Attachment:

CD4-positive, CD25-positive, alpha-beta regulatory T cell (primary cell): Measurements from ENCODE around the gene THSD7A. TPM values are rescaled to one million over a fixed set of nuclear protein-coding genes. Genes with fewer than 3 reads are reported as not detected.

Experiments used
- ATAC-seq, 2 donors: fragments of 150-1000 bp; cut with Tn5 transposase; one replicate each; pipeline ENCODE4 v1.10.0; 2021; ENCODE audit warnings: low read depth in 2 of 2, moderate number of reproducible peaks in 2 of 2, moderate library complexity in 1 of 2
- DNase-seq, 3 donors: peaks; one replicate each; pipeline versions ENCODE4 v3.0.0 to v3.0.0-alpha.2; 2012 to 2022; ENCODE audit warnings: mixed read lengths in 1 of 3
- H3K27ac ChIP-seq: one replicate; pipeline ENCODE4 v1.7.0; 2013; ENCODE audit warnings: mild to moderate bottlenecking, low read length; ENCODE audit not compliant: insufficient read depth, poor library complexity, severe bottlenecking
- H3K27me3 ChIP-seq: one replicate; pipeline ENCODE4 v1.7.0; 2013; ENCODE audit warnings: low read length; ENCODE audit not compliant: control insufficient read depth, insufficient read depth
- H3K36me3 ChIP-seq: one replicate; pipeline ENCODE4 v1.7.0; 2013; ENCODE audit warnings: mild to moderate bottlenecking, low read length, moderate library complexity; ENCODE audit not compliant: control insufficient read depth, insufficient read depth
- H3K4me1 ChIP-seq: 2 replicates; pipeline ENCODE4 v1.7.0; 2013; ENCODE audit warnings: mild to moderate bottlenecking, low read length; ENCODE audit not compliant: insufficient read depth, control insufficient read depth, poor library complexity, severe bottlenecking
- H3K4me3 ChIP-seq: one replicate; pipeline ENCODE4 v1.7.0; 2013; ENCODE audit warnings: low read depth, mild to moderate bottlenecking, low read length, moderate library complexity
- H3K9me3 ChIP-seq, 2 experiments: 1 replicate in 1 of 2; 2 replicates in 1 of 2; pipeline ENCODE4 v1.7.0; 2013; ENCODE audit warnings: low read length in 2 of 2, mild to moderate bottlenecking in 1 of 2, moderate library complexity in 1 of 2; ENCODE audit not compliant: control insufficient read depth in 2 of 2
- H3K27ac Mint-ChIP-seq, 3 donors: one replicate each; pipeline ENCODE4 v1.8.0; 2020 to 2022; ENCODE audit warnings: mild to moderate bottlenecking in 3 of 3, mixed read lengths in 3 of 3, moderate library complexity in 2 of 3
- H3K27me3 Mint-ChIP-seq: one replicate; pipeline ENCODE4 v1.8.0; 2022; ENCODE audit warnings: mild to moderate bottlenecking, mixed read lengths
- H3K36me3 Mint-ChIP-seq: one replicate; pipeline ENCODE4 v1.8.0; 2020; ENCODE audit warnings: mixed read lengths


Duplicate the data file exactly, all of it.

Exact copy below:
CD4-positive, CD25-positive, alpha-beta regulatory T cell (primary cell): Measurements from ENCODE around the gene THSD7A. TPM values are rescaled to one million over a fixed set of nuclear protein-coding genes. Genes with fewer than 3 reads are reported as not detected.

Experiments used
- ATAC-seq, 2 donors: fragments of 150-1000 bp; cut with Tn5 transposase; one replicate each; pipeline ENCODE4 v1.10.0; 2021; ENCODE audit warnings: low read depth in 2 of 2, moderate number of reproducible peaks in 2 of 2, moderate library complexity in 1 of 2
- DNase-seq, 3 donors: peaks; one replicate each; pipeline versions ENCODE4 v3.0.0 to v3.0.0-alpha.2; 2012 to 2022; ENCODE audit warnings: mixed read lengths in 1 of 3
- H3K27ac ChIP-seq: one replicate; pipeline ENCODE4 v1.7.0; 2013; ENCODE audit warnings: mild to moderate bottlenecking, low read length; ENCODE audit not compliant: insufficient read depth, poor library complexity, severe bottlenecking
- H3K27me3 ChIP-seq: one replicate; pipeline ENCODE4 v1.7.0; 2013; ENCODE audit warnings: low read length; ENCODE audit not compliant: control insufficient read depth, insufficient read depth
- H3K36me3 ChIP-seq: one replicate; pipeline ENCODE4 v1.7.0; 2013; ENCODE audit warnings: mild to moderate bottlenecking, low read length, moderate library complexity; ENCODE audit not compliant: control insufficient read depth, insufficient read depth
- H3K4me1 ChIP-seq: 2 replicates; pipeline ENCODE4 v1.7.0; 2013; ENCODE audit warnings: mild to moderate bottlenecking, low read length; ENCODE audit not compliant: insufficient read depth, control insufficient read depth, poor library complexity, severe bottlenecking
- H3K4me3 ChIP-seq: one replicate; pipeline ENCODE4 v1.7.0; 2013; ENCODE audit warnings: low read depth, mild to moderate bottlenecking, low read length, moderate library complexity
- H3K9me3 ChIP-seq, 2 experiments: 1 replicate in 1 of 2; 2 replicates in 1 of 2; pipeline ENCODE4 v1.7.0; 2013; ENCODE audit warnings: low read length in 2 of 2, mild to moderate bottlenecking in 1 of 2, moderate library complexity in 1 of 2; ENCODE audit not compliant: control insufficient read depth in 2 of 2
- H3K27ac Mint-ChIP-seq, 3 donors: one replicate each; pipeline ENCODE4 v1.8.0; 2020 to 2022; ENCODE audit warnings: mild to moderate bottlenecking in 3 of 3, mixed read lengths in 3 of 3, moderate library complexity in 2 of 3
- H3K27me3 Mint-ChIP-seq: one replicate; pipeline ENCODE4 v1.8.0; 2022; ENCODE audit warnings: mild to moderate bottlenecking, mixed read lengths
- H3K36me3 Mint-ChIP-seq: one replicate; pipeline ENCODE4 v1.8.0; 2020; ENCODE audit warnings: mixed read lengths